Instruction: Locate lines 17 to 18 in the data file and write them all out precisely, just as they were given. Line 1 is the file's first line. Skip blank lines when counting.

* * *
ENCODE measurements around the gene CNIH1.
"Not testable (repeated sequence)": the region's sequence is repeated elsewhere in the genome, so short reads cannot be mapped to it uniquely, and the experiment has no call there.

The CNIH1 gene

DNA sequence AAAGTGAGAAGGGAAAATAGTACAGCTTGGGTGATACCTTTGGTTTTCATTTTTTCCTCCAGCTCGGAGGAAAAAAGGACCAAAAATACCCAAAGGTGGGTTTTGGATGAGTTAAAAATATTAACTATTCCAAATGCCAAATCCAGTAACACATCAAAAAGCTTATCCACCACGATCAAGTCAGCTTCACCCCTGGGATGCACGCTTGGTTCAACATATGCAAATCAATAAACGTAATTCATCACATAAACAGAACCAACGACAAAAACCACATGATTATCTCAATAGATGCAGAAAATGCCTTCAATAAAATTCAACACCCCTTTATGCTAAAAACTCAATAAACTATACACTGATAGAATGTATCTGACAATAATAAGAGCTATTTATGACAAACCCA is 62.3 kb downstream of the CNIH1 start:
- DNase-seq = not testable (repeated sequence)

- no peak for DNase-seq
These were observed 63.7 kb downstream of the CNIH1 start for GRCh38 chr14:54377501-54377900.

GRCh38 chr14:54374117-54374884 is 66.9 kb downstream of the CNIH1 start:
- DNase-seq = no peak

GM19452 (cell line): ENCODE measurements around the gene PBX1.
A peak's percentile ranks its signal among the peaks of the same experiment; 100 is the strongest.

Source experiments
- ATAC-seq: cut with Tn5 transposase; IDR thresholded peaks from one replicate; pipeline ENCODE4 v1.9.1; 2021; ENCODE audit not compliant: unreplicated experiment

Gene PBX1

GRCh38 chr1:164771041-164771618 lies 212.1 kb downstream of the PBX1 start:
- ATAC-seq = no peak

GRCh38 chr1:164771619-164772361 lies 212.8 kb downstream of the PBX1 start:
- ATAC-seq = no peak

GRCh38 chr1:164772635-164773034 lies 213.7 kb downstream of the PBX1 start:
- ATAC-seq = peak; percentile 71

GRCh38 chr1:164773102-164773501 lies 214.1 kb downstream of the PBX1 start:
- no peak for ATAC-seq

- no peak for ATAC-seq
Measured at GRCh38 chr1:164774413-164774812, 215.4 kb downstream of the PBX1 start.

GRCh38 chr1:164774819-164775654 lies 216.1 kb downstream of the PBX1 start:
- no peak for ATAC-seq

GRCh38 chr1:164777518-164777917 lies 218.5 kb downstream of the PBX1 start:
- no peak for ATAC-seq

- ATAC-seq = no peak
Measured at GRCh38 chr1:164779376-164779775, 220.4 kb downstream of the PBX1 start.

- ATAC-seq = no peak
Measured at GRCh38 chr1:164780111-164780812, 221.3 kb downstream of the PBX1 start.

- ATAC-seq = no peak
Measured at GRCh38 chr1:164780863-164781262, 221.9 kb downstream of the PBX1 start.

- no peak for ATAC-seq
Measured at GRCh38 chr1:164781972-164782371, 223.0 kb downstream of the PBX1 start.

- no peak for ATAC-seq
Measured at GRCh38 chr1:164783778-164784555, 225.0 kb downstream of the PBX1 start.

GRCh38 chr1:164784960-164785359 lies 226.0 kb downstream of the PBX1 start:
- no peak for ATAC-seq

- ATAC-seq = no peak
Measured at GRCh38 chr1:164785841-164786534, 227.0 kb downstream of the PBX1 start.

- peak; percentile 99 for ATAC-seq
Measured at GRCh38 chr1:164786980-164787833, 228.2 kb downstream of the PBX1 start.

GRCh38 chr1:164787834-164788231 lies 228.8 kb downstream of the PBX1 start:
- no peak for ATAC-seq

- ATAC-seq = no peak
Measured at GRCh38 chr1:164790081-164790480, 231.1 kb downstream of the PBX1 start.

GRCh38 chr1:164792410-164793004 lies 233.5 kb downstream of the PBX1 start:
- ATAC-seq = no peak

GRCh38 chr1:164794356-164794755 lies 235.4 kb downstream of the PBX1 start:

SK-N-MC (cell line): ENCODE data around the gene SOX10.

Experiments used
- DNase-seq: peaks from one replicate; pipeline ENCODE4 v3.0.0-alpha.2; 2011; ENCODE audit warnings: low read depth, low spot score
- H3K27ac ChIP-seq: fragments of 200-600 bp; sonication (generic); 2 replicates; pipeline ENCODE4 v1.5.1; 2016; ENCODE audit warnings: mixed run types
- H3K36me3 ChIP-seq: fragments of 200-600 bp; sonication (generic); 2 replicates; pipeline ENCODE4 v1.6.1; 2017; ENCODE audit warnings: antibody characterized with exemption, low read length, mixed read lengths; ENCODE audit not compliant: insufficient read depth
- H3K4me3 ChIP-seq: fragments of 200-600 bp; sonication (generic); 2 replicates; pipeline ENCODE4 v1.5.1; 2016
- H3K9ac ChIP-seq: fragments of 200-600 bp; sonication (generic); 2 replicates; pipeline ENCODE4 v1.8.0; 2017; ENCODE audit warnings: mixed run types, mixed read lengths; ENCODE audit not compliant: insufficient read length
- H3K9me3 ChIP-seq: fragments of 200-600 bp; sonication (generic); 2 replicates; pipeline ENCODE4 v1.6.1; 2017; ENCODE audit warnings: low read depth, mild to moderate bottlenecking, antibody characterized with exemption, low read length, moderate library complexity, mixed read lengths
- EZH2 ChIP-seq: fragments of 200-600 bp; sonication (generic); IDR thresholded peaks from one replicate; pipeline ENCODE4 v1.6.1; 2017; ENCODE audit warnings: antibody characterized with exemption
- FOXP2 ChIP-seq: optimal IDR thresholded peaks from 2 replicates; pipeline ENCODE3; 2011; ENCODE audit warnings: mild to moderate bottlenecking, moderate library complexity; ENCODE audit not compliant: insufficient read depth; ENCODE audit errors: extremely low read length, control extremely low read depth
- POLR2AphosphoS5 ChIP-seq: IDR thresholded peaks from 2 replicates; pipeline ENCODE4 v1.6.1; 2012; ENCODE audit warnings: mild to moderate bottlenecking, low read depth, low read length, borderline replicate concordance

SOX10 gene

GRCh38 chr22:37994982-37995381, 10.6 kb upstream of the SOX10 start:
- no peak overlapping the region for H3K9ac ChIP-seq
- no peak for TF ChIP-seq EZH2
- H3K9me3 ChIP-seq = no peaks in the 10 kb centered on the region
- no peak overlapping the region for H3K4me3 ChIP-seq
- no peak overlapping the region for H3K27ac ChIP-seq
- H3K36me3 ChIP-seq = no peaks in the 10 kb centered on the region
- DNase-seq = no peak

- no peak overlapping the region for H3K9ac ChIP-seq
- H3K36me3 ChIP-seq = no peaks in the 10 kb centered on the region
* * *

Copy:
GRCh38 chr1:164771619-164772361 lies 212.8 kb downstream of the PBX1 start:
- ATAC-seq = no peak